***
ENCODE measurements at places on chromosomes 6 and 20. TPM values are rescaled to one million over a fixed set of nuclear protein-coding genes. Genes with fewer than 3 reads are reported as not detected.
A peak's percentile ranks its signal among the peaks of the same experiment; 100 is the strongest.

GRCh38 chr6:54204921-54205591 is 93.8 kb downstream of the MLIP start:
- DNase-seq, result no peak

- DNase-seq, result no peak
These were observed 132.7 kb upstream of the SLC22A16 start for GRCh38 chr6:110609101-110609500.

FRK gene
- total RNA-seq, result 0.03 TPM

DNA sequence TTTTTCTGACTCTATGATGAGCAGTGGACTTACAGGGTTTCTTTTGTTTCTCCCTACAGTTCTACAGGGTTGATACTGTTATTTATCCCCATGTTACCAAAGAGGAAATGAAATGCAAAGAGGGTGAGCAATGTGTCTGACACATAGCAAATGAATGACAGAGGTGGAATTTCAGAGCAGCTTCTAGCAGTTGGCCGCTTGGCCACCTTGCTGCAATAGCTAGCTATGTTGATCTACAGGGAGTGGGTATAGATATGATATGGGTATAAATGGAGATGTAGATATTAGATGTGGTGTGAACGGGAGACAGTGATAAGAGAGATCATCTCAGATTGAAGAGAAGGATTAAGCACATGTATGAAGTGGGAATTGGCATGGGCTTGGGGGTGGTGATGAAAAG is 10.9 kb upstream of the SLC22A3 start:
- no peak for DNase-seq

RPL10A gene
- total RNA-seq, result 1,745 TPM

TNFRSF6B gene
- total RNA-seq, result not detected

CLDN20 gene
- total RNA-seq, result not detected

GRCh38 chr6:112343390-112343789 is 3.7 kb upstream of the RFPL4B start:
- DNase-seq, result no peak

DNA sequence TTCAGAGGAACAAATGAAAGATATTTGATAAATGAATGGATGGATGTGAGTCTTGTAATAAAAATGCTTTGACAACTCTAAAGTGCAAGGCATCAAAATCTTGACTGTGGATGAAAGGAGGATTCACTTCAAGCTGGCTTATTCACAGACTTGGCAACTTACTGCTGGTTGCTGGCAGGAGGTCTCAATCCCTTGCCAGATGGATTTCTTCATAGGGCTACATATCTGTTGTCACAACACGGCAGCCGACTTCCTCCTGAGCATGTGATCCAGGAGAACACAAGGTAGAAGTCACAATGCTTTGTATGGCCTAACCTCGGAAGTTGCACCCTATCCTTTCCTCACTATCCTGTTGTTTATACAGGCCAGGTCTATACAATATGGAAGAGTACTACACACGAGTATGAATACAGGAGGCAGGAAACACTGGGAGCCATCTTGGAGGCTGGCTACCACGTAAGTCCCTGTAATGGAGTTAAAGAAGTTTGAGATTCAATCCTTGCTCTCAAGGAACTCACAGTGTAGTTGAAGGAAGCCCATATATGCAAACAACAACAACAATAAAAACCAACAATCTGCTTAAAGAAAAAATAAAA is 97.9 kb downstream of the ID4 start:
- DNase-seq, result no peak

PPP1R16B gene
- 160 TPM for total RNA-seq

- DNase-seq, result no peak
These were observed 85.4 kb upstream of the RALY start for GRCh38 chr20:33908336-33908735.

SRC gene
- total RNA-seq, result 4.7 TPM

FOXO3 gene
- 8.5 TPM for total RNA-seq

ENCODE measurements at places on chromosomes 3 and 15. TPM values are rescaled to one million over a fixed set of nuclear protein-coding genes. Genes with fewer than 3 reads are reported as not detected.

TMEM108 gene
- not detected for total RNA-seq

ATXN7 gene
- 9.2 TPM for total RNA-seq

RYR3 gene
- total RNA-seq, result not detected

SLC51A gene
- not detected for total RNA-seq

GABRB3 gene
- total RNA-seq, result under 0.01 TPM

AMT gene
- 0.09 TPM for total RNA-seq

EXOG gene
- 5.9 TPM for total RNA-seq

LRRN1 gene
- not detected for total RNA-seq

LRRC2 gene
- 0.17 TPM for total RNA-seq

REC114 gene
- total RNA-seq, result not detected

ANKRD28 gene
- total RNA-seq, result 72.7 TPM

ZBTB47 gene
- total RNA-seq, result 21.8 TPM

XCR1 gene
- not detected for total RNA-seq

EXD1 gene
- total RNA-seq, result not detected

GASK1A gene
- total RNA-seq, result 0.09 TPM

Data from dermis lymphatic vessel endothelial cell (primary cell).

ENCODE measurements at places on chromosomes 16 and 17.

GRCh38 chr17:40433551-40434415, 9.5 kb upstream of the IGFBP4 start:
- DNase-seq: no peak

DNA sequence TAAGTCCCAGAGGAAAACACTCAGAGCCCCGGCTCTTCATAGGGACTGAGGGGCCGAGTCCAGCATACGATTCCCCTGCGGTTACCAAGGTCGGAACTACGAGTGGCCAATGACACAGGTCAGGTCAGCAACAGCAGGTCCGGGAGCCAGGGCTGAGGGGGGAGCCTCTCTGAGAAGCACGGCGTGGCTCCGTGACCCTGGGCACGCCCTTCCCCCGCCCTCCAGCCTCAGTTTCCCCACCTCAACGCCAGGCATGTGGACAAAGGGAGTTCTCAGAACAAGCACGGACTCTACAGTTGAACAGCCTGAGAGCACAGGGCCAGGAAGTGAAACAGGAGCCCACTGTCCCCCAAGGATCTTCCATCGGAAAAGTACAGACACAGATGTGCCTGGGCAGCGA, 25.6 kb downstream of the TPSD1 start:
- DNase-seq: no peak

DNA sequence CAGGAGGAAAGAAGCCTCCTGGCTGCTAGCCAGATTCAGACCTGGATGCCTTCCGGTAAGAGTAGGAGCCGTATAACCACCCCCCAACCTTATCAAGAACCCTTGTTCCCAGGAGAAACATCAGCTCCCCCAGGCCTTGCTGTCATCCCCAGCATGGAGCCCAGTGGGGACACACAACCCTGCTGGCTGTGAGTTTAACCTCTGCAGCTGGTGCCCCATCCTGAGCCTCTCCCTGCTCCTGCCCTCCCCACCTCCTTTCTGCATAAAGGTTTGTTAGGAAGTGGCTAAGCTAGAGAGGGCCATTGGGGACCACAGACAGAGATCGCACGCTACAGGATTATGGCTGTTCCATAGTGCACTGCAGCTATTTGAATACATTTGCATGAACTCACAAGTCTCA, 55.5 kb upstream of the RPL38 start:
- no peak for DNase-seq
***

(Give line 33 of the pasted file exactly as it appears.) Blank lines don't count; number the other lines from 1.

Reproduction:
- 9.2 TPM for total RNA-seq